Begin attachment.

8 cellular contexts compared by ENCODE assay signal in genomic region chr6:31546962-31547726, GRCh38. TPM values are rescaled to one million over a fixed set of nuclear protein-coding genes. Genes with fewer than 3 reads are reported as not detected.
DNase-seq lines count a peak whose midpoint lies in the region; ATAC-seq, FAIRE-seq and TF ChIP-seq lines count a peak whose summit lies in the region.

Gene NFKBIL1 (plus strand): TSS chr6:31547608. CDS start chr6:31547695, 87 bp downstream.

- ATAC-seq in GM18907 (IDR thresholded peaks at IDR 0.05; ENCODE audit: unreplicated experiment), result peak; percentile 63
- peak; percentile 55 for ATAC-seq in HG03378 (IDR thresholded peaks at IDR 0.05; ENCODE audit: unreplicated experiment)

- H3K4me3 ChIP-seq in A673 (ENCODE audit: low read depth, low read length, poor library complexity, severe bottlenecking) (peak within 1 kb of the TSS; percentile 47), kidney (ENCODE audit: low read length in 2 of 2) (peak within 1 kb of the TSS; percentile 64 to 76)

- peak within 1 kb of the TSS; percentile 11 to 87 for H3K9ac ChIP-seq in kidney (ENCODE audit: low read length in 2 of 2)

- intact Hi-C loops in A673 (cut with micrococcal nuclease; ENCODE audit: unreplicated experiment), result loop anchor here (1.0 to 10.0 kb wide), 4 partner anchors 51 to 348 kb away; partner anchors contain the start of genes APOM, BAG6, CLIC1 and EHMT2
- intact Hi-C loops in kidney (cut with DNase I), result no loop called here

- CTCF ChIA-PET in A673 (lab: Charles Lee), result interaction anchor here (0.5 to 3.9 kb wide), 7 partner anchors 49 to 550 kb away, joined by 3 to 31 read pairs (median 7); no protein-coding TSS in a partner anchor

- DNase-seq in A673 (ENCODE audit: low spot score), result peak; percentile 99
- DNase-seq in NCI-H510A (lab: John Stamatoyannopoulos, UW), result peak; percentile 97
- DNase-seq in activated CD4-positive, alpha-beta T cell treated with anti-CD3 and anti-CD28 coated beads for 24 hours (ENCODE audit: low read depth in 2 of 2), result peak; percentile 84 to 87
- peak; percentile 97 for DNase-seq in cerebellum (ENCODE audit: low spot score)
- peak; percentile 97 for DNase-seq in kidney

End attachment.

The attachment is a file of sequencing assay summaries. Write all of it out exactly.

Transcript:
8 cellular contexts compared by ENCODE assay signal in genomic region chr6:31546962-31547726, GRCh38. TPM values are rescaled to one million over a fixed set of nuclear protein-coding genes. Genes with fewer than 3 reads are reported as not detected.
DNase-seq lines count a peak whose midpoint lies in the region; ATAC-seq, FAIRE-seq and TF ChIP-seq lines count a peak whose summit lies in the region.

Gene NFKBIL1 (plus strand): TSS chr6:31547608. CDS start chr6:31547695, 87 bp downstream.

- ATAC-seq in GM18907 (IDR thresholded peaks at IDR 0.05; ENCODE audit: unreplicated experiment), result peak; percentile 63
- peak; percentile 55 for ATAC-seq in HG03378 (IDR thresholded peaks at IDR 0.05; ENCODE audit: unreplicated experiment)

- H3K4me3 ChIP-seq in A673 (ENCODE audit: low read depth, low read length, poor library complexity, severe bottlenecking) (peak within 1 kb of the TSS; percentile 47), kidney (ENCODE audit: low read length in 2 of 2) (peak within 1 kb of the TSS; percentile 64 to 76)

- peak within 1 kb of the TSS; percentile 11 to 87 for H3K9ac ChIP-seq in kidney (ENCODE audit: low read length in 2 of 2)

- intact Hi-C loops in A673 (cut with micrococcal nuclease; ENCODE audit: unreplicated experiment), result loop anchor here (1.0 to 10.0 kb wide), 4 partner anchors 51 to 348 kb away; partner anchors contain the start of genes APOM, BAG6, CLIC1 and EHMT2
- intact Hi-C loops in kidney (cut with DNase I), result no loop called here

- CTCF ChIA-PET in A673 (lab: Charles Lee), result interaction anchor here (0.5 to 3.9 kb wide), 7 partner anchors 49 to 550 kb away, joined by 3 to 31 read pairs (median 7); no protein-coding TSS in a partner anchor

- DNase-seq in A673 (ENCODE audit: low spot score), result peak; percentile 99
- DNase-seq in NCI-H510A (lab: John Stamatoyannopoulos, UW), result peak; percentile 97
- DNase-seq in activated CD4-positive, alpha-beta T cell treated with anti-CD3 and anti-CD28 coated beads for 24 hours (ENCODE audit: low read depth in 2 of 2), result peak; percentile 84 to 87
- peak; percentile 97 for DNase-seq in cerebellum (ENCODE audit: low spot score)
- peak; percentile 97 for DNase-seq in kidney